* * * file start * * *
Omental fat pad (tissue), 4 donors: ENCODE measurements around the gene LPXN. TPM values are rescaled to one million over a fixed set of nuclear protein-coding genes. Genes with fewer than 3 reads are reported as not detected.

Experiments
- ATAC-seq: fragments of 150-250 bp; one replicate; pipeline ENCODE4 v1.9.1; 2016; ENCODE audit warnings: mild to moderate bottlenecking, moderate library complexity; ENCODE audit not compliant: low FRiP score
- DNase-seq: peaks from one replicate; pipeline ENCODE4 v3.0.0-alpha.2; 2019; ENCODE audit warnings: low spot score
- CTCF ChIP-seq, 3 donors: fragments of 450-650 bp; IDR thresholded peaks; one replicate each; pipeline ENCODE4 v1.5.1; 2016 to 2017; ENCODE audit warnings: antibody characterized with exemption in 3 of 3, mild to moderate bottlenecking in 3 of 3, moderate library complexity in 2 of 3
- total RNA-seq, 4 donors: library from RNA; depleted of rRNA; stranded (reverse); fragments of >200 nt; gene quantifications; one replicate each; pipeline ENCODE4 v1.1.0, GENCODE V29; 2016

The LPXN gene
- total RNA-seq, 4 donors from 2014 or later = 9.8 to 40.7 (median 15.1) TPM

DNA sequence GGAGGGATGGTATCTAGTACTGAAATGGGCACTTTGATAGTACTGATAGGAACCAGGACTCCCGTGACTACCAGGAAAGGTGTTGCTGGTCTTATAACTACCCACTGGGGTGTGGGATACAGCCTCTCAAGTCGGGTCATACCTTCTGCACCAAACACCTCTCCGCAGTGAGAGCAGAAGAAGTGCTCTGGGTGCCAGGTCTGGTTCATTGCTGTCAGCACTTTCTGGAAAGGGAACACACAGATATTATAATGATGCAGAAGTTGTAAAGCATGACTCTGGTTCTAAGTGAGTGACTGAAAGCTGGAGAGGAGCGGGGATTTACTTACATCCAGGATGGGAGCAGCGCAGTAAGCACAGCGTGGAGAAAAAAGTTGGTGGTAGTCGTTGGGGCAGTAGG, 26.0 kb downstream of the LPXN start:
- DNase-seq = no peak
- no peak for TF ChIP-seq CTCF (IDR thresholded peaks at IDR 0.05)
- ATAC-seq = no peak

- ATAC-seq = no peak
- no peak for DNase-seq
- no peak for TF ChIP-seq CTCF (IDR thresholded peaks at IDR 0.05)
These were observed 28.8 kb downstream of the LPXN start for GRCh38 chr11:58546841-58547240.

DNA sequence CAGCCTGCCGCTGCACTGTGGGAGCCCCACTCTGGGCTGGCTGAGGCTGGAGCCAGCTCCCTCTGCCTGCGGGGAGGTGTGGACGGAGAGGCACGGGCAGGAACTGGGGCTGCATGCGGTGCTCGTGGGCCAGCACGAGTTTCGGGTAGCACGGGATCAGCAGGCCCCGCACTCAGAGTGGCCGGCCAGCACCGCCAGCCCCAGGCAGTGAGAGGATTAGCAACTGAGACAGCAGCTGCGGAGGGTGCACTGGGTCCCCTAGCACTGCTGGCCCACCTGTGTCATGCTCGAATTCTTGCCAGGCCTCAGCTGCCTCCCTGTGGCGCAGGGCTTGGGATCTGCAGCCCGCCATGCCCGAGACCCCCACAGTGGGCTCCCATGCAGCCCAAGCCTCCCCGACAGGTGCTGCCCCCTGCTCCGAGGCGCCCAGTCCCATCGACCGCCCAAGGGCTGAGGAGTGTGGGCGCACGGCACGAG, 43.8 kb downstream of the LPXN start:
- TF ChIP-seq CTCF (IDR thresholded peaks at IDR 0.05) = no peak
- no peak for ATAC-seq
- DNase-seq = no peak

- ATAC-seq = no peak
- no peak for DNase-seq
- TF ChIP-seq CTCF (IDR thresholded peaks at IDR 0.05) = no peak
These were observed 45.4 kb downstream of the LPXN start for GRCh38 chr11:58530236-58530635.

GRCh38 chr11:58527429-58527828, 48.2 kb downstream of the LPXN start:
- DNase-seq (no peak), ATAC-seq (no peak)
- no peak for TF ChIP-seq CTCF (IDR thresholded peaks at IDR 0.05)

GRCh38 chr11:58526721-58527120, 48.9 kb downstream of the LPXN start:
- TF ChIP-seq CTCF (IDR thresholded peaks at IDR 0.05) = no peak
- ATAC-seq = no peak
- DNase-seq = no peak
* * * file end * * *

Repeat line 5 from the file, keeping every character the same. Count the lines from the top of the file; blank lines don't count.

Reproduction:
- CTCF ChIP-seq, 3 donors: fragments of 450-650 bp; IDR thresholded peaks; one replicate each; pipeline ENCODE4 v1.5.1; 2016 to 2017; ENCODE audit warnings: antibody characterized with exemption in 3 of 3, mild to moderate bottlenecking in 3 of 3, moderate library complexity in 2 of 3